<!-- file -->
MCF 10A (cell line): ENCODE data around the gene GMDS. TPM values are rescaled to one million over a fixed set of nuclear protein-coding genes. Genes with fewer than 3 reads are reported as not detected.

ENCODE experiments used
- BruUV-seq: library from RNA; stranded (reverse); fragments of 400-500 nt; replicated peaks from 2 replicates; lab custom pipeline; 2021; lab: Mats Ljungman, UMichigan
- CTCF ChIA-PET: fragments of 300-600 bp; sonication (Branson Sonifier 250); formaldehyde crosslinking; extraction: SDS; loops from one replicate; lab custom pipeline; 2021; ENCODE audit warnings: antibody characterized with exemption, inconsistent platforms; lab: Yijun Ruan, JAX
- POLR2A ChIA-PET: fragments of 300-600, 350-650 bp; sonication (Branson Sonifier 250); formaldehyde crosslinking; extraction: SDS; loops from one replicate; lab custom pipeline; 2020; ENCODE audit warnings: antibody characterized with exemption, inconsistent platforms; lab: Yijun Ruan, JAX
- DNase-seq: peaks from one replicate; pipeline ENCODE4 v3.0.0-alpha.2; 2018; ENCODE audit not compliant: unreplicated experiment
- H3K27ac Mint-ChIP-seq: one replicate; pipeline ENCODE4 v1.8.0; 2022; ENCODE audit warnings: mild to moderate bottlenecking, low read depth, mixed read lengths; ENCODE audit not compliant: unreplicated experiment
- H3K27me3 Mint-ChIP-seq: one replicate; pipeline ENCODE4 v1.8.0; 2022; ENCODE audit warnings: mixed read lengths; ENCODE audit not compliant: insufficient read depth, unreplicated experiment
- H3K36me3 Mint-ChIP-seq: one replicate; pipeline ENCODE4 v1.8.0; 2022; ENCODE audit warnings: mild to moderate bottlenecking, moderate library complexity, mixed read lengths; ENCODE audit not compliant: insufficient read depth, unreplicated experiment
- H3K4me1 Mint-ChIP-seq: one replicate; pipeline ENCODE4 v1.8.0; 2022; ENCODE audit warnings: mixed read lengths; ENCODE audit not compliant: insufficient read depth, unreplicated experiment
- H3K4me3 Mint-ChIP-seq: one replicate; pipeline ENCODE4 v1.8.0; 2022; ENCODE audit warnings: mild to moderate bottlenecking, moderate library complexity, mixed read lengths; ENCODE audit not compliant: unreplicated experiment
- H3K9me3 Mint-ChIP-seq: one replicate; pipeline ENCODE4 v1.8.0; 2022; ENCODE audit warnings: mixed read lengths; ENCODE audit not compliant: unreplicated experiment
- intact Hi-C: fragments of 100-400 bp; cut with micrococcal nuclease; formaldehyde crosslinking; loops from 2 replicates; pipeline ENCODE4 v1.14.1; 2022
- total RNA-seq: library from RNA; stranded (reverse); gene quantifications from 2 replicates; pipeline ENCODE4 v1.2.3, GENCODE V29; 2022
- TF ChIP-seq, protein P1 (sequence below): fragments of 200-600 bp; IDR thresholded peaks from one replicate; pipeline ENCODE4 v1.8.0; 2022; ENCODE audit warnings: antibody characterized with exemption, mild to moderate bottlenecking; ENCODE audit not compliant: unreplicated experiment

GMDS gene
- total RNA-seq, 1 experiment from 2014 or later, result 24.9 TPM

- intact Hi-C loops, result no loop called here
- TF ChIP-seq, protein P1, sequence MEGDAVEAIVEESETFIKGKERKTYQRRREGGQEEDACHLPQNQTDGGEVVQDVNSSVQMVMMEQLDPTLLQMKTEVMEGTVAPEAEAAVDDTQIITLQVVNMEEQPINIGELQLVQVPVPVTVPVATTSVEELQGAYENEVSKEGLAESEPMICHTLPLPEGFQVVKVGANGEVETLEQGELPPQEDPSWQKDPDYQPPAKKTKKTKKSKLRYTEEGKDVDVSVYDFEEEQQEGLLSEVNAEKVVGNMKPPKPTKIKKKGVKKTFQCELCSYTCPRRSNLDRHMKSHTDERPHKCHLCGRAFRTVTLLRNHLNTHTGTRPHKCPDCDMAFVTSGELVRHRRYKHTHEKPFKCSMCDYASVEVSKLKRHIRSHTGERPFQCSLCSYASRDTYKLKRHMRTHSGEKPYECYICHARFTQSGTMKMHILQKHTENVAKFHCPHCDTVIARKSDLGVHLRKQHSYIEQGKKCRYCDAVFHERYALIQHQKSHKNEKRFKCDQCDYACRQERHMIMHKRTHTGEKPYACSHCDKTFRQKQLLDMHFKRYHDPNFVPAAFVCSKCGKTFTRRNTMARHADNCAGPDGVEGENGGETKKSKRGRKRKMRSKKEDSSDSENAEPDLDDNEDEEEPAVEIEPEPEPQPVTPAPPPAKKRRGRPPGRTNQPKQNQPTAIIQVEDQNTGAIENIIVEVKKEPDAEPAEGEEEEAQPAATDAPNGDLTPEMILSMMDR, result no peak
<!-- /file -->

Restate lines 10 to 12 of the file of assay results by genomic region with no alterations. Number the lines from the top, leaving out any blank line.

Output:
- H3K4me1 Mint-ChIP-seq: one replicate; pipeline ENCODE4 v1.8.0; 2022; ENCODE audit warnings: mixed read lengths; ENCODE audit not compliant: insufficient read depth, unreplicated experiment
- H3K4me3 Mint-ChIP-seq: one replicate; pipeline ENCODE4 v1.8.0; 2022; ENCODE audit warnings: mild to moderate bottlenecking, moderate library complexity, mixed read lengths; ENCODE audit not compliant: unreplicated experiment
- H3K9me3 Mint-ChIP-seq: one replicate; pipeline ENCODE4 v1.8.0; 2022; ENCODE audit warnings: mixed read lengths; ENCODE audit not compliant: unreplicated experiment